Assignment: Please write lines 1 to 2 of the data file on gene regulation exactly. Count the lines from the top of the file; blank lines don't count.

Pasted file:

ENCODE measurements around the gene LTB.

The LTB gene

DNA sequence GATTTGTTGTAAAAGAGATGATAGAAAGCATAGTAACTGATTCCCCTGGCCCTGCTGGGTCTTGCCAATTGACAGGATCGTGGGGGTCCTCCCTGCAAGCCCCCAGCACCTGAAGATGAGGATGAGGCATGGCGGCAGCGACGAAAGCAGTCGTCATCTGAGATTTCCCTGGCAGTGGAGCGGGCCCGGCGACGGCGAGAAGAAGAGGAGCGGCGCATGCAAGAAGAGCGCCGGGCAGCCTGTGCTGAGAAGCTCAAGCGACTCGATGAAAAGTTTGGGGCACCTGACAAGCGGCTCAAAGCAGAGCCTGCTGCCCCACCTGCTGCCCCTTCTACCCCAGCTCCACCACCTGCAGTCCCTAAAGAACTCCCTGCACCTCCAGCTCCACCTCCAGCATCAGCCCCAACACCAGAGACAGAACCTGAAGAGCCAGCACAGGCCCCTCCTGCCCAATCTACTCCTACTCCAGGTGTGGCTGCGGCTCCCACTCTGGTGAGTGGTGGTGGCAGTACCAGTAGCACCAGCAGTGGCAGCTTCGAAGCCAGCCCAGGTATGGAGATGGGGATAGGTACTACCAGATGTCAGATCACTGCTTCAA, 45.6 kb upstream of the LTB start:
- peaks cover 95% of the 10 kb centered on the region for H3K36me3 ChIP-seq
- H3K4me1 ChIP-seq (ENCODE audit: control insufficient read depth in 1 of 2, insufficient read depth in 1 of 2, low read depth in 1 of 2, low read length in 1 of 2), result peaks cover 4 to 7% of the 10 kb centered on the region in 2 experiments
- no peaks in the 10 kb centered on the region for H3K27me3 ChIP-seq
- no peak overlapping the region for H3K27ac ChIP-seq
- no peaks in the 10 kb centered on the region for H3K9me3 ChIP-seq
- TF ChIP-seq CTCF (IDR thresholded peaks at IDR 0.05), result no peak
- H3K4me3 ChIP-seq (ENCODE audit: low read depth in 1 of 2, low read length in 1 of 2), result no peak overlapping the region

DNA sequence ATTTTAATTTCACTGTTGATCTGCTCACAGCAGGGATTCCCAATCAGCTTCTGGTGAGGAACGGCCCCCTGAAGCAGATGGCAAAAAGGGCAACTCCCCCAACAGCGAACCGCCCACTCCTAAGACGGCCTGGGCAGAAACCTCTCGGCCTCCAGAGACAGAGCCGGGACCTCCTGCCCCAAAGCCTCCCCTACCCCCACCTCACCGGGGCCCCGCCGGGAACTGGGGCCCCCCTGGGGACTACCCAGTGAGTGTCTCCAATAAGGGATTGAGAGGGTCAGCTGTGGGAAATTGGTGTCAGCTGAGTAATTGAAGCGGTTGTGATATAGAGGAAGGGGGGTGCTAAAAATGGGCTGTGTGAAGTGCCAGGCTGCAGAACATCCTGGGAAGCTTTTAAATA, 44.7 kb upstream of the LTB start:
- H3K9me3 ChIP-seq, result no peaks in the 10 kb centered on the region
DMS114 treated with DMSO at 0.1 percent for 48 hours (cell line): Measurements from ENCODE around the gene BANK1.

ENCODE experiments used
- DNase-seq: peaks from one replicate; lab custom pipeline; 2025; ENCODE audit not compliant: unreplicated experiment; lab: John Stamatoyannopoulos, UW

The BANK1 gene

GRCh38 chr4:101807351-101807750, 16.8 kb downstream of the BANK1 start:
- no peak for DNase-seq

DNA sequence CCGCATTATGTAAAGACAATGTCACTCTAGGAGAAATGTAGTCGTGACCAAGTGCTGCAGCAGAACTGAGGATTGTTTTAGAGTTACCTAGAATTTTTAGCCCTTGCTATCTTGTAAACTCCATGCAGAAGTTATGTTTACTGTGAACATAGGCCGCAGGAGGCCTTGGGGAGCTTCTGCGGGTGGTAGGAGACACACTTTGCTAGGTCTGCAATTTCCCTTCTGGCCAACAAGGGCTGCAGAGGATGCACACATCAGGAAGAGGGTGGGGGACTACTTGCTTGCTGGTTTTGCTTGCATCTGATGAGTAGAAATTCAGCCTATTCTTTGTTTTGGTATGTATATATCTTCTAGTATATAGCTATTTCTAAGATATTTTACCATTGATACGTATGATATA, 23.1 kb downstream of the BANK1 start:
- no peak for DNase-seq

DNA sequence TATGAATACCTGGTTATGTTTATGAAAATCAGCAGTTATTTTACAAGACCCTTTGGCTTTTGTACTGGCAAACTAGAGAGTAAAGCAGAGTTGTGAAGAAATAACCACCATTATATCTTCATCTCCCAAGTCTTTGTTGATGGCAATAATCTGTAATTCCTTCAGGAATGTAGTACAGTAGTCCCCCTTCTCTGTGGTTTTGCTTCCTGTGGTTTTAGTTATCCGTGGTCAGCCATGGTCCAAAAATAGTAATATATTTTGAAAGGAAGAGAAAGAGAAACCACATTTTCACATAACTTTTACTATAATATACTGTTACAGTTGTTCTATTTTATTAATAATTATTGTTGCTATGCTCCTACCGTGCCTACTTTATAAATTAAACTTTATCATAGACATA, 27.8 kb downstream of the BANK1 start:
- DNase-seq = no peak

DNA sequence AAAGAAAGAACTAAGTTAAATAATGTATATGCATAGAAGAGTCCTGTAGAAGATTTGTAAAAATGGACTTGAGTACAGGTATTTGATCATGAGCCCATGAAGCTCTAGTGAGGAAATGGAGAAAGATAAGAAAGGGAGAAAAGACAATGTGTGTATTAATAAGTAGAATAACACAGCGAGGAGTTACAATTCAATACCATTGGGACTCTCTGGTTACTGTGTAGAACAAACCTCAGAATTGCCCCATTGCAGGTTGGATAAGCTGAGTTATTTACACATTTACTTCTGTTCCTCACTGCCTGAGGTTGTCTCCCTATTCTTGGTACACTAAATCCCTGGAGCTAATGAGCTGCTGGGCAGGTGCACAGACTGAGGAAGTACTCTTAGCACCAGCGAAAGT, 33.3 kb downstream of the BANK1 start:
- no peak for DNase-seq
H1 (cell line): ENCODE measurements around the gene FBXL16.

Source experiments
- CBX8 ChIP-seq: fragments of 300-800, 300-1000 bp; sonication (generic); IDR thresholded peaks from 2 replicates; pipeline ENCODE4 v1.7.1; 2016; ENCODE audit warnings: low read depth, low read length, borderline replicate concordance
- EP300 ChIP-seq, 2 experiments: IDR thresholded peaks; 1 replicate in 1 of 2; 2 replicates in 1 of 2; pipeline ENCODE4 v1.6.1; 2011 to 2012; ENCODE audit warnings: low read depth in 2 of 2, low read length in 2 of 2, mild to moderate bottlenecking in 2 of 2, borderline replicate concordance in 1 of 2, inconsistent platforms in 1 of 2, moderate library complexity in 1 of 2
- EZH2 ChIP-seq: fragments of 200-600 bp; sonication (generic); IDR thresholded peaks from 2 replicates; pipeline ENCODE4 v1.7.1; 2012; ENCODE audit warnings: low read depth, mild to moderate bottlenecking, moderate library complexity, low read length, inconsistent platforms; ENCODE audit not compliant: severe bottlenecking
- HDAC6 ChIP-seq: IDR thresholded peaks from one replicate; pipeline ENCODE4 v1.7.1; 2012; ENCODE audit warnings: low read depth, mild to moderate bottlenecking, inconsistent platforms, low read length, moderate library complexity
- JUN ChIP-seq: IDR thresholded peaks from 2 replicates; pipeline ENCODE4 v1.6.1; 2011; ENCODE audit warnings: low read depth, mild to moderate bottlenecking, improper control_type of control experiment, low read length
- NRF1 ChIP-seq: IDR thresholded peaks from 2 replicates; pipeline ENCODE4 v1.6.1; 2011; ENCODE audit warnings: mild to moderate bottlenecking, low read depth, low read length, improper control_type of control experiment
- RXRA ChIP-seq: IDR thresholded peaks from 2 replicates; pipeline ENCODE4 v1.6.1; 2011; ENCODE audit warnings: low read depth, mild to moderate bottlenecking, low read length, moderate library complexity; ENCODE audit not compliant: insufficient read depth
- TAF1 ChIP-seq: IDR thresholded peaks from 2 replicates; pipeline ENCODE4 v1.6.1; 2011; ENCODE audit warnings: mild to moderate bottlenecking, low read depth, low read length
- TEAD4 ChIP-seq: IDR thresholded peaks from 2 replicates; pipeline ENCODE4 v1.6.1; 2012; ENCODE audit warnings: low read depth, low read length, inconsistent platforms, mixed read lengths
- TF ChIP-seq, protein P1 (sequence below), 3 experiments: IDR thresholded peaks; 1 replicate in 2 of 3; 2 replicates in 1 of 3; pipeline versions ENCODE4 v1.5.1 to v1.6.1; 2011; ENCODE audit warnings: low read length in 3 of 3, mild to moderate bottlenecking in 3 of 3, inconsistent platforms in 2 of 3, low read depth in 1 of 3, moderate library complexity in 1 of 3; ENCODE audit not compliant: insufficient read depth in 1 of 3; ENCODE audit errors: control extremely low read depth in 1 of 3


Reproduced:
ENCODE measurements around the gene LTB.

The LTB gene